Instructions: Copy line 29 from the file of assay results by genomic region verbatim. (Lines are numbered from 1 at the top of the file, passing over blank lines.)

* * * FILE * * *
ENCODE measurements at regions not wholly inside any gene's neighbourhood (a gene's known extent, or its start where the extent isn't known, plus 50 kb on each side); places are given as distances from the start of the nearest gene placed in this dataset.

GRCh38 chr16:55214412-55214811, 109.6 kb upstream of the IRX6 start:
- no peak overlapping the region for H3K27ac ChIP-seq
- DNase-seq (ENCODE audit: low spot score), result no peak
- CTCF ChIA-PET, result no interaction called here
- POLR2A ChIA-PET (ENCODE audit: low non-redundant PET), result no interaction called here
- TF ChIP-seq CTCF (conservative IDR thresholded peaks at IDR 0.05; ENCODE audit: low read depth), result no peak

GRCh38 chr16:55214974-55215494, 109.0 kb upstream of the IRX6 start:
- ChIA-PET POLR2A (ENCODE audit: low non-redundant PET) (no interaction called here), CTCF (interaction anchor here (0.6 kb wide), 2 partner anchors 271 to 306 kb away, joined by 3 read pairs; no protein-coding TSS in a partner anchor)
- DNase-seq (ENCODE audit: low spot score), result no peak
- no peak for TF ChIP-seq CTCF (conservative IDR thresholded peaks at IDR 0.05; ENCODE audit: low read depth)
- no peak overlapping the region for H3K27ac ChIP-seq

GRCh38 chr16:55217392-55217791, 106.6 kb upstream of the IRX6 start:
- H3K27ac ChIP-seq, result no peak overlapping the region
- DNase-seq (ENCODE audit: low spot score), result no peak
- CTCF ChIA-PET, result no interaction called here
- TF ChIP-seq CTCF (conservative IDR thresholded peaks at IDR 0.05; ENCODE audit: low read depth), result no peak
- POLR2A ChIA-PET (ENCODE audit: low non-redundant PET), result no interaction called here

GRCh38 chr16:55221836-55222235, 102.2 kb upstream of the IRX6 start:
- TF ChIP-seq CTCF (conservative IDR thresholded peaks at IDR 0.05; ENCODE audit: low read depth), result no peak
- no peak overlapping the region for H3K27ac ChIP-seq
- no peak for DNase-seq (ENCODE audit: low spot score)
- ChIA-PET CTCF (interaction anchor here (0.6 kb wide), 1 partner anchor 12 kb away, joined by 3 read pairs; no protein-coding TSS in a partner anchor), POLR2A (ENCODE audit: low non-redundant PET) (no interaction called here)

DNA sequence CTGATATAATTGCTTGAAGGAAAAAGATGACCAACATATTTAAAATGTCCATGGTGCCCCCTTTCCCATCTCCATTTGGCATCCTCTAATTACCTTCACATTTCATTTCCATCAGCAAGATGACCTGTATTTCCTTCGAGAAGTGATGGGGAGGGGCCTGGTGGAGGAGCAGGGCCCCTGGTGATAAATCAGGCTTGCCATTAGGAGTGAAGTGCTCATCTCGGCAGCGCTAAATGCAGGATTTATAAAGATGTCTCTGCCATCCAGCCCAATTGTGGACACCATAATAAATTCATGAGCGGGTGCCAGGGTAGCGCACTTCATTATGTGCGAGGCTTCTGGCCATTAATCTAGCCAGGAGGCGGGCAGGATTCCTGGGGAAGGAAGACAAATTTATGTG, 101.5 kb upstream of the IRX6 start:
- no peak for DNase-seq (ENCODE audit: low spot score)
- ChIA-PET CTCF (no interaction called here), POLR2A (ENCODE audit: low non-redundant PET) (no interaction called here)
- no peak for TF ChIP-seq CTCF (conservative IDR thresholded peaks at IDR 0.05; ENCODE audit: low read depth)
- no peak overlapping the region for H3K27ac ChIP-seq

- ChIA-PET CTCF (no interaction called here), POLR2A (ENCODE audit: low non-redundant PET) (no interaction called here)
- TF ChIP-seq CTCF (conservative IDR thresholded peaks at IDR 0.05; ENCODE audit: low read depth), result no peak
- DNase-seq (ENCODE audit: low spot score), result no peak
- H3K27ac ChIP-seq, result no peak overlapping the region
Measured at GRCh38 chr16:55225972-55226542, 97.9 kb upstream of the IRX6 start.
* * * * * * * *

- ChIA-PET CTCF (no interaction called here), POLR2A (ENCODE audit: low non-redundant PET) (no interaction called here)